I'm continually awestruck and inspired not only by the innovative, thought-provoking and often just downright beautiful quilts that come out of our community, but also by our shared commitment to using our talents for good when we identify a group or a cause in need of just that.
Last spring, Amy of During Quiet Time and Berene of Happy Sew Lucky helped send love to (my native) Boston when an unthinkable scenario evolved into an inescapable reality. Just the other month, my friend Alison of Little Island Quilting returned home from a trip to Mexico City forever changed and downright determined to gather quilts for children who could use more warmth in their lives. Lynne of Lily's Quilts is an inspiration for no shortage of reasons, one of which includes her unwavering commitment to Siblings Together (in Lynne's words, "an initiative dedicated towards promoting positive contact between siblings separated by care"). And of course, Rachel of Stitched in Color is an obvious example with her 250-deep arsenal of individuals banded together in the name of do(ing) Good for charities near and far.
In fact, it was Rachel's do. Good Stitches that led me to Jessica, the founder of My Very Own Blanket. MVOB is an Ohio-based non-profit committed to making children in foster care feel valued and comforted. Its main initiative—as the name suggests—is to provide them with handmade blankets (often the only personal items these children will take with them to their new homes). So last winter, when the time came for me to send my first quilt on behalf of our circle, I began to question just why I was shipping a quilt from my home in Indiana to a foster care child in Ohio, when there are without doubt—simply by virtue of the society in which we live—children in need much closer to home.*
After of few months of idle thinking, I wrote to Jessica and asked if there was anything she could do to help me lay the groundwork for MVOB in Indy. After a few emails, several games of phone tag and a nice long chat, I had a plan. A small part of that plan includes monthly block callouts. A big part of that plan includes you.
I know many people view charity quilting as an opportunity to clear out unwanted fabrics or produce items they wouldn't necessarily keep in their own home. Personally, I have two points of contention with that philosophy. First, to borrow the recent words of Victoria Findlay Wolfe, "Give your best work[.] People who have nothing deserve the very best, more than anyone else." Second, I cherish whatever little time I can spare at my machine, and much prefer spending that time with fabrics and designs that are near and dear to my heart.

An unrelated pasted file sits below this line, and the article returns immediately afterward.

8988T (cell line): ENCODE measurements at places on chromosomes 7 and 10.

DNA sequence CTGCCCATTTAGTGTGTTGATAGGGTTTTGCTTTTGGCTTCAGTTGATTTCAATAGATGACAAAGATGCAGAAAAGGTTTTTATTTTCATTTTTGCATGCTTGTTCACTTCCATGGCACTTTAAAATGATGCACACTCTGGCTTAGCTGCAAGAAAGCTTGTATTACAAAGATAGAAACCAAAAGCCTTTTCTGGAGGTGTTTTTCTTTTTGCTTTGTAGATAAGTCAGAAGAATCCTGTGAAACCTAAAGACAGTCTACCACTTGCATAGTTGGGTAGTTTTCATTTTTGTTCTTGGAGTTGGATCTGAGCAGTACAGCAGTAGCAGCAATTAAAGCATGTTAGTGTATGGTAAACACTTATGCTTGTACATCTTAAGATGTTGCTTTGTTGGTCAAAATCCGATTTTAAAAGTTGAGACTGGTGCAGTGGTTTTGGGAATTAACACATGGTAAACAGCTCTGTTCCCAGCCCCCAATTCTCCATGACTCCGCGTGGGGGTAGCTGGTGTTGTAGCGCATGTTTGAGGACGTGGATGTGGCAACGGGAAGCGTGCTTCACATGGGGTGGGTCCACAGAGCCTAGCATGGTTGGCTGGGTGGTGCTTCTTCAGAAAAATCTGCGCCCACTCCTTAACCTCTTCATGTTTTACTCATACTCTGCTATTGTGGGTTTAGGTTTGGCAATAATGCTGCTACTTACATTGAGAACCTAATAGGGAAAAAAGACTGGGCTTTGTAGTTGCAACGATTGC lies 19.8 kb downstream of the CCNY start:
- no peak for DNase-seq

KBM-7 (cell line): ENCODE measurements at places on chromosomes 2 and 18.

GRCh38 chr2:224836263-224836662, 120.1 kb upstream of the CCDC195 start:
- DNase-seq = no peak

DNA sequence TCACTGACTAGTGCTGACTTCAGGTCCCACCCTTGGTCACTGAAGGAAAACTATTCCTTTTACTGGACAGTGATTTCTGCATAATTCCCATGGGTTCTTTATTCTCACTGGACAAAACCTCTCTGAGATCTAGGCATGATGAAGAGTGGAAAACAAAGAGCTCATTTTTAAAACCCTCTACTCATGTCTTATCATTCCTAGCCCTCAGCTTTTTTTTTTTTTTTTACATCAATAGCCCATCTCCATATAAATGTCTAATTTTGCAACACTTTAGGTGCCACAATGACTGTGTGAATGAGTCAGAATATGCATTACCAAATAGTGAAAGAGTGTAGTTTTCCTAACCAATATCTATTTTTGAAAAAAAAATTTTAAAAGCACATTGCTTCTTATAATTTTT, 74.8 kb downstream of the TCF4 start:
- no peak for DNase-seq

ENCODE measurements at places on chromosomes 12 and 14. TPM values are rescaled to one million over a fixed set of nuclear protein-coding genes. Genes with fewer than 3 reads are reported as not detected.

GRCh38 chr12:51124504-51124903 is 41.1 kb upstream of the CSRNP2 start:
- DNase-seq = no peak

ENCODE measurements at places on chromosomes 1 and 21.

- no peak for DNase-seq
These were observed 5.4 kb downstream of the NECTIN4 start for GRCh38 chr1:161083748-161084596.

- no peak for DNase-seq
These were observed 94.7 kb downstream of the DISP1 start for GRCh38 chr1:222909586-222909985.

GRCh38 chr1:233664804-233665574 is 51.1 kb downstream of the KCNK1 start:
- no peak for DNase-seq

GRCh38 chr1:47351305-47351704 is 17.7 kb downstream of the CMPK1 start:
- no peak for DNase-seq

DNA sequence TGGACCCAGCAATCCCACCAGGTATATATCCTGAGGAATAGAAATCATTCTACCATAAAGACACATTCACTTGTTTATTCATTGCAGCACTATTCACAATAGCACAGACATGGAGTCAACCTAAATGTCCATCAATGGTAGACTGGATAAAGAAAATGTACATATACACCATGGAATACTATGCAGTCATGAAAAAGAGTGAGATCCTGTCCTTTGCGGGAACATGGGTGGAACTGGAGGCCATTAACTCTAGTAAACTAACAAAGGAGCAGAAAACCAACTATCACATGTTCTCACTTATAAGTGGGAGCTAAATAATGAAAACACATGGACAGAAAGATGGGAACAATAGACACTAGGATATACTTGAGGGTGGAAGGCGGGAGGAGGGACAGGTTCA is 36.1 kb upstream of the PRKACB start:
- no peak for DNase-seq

So in the spirit of sewing somewhat more intentionally, my one "condition" on these callouts will be color-coordination: each month from here on out, I'm going to post a color palette to the blog, flickr group, and instagram (@nohatsquilts) and call out for
As a working mother I am well aware of the myriad of constraints on our time these days, so I don't expect (but would welcome) intricate patterns and/or regular participation. It's just that if you do ever have the time and feel inspired to give back, please keep #opgivewarmth in mind.
And if you can't sew, for whatever reason, please consider spreading the word. In our county alone (one of 92 in the state), the Department of Child Services moves 60-80 children each week. Each week. We will never be able to work fast enough. But I pledge to turn all of our #opgivewarmth blocks into beautiful quilts and make every ounce of creativity count. Because every child deserves some warmth and comfort. Will you help me give that warmth?
*For those of you struck by the same sense of irony here, I encourage you to reach out to Jessica. She's hoping to grow her regional platform into a national one and I'm sure she would welcome any discussions if you're inspired to assist with similarly-aimed efforts in your area.
**P.O. Box address and logistics
soon to follow can now be found here.